Until then, so long as parents are assumed to speak for the child, they
must have complete information on what foreskin amputation involves
obviously is a serious operation with life-long consequences.
The burden of proof that the operation
falls below the level of legal concern,
minimus, is on the cutters. Where is the research to say it is
benign? And even what IS known (or what every cutter SHOULD know by now)
is seldom conveyed to parents. This responsibility will no longer be
shirked if Anita Flatt and her attorney
Zenas Baer and
his firm have their way.
Here are many of the
original Flatt-v.-Kantak-and-Meritcare-lawsuit documents on attorney
Zenas Baer's website in Acrobat PDF format.
The following links are to individual documents found there:
Original Complaint not yet posted.
Affidavit of Sunita A. Kantak, M.D.
Notice And Motions To Dismiss and Motions In Limine To Exclude Evidence
Defendant's Brief In Support Of Motion To Dismiss and Exclude Any
Evidence Of Claims By Anita Flatt In Their Individual Capacities To
Amend The Caption
Defendants' Brief In Support Of Motion To Dismiss Meritcare Medical
Defendant's Brief In Support Of Motion To Exclude Evidence Unrelated To
Defendant's Brief In support Of Motion In Limine To Exclude Evidence Of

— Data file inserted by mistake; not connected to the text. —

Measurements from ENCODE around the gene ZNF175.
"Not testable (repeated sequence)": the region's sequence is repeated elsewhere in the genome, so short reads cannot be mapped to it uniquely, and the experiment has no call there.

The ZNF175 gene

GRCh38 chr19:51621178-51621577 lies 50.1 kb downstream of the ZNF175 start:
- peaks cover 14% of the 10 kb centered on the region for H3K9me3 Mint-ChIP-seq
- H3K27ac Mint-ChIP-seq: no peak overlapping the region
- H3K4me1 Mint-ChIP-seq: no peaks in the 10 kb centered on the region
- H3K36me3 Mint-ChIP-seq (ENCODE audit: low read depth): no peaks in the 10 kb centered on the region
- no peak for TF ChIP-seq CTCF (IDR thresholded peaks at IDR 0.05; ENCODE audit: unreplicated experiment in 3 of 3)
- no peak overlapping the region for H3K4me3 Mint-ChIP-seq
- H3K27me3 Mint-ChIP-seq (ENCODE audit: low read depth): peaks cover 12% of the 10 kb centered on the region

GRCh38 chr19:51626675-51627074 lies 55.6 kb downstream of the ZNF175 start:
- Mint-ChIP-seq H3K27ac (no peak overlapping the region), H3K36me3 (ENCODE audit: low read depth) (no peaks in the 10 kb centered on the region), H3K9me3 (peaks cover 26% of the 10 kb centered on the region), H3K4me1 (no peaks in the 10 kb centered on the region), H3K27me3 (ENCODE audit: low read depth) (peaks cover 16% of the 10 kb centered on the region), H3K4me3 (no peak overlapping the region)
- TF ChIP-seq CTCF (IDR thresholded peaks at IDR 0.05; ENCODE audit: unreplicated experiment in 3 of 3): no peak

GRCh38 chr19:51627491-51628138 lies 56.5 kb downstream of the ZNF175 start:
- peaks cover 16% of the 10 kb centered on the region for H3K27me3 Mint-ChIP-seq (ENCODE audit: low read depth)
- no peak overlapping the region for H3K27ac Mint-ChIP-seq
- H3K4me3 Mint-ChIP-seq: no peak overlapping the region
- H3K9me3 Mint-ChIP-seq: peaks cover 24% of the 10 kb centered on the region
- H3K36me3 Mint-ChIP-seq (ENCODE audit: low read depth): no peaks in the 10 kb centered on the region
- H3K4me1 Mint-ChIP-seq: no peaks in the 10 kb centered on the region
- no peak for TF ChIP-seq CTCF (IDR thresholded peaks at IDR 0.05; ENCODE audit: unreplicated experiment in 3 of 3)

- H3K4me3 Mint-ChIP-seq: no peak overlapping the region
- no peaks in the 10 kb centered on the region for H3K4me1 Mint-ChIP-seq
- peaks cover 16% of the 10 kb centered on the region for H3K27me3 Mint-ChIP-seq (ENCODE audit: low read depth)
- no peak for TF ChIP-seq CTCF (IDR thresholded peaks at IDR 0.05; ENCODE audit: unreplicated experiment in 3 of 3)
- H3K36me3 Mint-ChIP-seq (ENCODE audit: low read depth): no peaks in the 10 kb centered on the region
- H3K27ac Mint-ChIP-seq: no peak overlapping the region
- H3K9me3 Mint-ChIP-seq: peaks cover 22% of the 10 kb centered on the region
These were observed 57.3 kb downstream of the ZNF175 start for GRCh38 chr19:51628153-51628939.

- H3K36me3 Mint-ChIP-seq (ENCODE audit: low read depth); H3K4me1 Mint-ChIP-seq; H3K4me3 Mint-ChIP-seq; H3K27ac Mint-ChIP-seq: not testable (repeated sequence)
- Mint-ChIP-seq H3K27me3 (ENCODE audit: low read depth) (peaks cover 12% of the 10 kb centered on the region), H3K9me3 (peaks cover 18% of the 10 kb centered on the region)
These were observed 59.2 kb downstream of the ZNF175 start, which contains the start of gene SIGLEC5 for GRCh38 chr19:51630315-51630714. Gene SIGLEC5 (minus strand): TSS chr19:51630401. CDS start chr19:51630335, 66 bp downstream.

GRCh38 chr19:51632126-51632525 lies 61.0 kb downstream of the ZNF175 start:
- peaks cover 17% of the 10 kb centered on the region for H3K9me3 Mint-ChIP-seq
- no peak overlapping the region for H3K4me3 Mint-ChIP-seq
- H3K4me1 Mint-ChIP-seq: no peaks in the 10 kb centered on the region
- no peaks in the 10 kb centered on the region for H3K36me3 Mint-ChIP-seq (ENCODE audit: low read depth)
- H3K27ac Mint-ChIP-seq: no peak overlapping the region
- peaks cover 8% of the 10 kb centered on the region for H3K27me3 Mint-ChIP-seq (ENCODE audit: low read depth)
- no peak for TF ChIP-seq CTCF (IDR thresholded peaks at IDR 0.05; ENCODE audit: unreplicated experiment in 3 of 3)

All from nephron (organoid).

Videotapes Of Circumcisions
Questionnaire To Prospective Jurors
Plaintiff's Memorandum In Support Of Motion In Limine Seeking Individual
Plaintiffs' Memorandum In Opposition To Defendants' Motion For Summary
Judgment And Motion In Limine To Exclude Testimony Of Plaintiffs'
Memorandum In Support Of Introducing Demonstrative Videotape Evidence
Plaintiff's Reply Memorandum to Defendants' Motion To Exclude
Videotapes, Surgical Instruments, Minutes Of Meetings, And Other
Non-Informed Consent Related Exhibits
Defendant's Brief In Support Of
Motion To Dismiss
and Exclude Any Evidence Of Claims By Anita Flatt
In Their Individual Capacities To Amend The Caption
STATE OF NORTH
DAKOTA IN DISTRICT COURT
COUNTY OF CASS EAST CENTRAL JUDICIAL
Josiah Flatt by and
through his Natural
Guardians Anita Flatt and James Flatt, Civil No.
Sunita A. Kantak, M.D. and MeritCare Medical Center
Defendants Sunita A. Kantak, M.D. (“Dr. Kantak”) and MeritCare Medical
Center (“MeritCare”) submit this brief in support of their motion for
summary judgment of dismissal.
This is an action
arising out of the circumcision of Josiah Flatt. Dr. Kantak
circumcised Josiah with his mother’s permission when he was a newborn
at MeritCare. The only claims remaining in this lawsuit are based on
informed consent for the procedure.[1
Anita Flatt disputes the
information she was provided by Dr. Kantak before the circumcision.
Indeed, there are many disputed facts in this case, but none are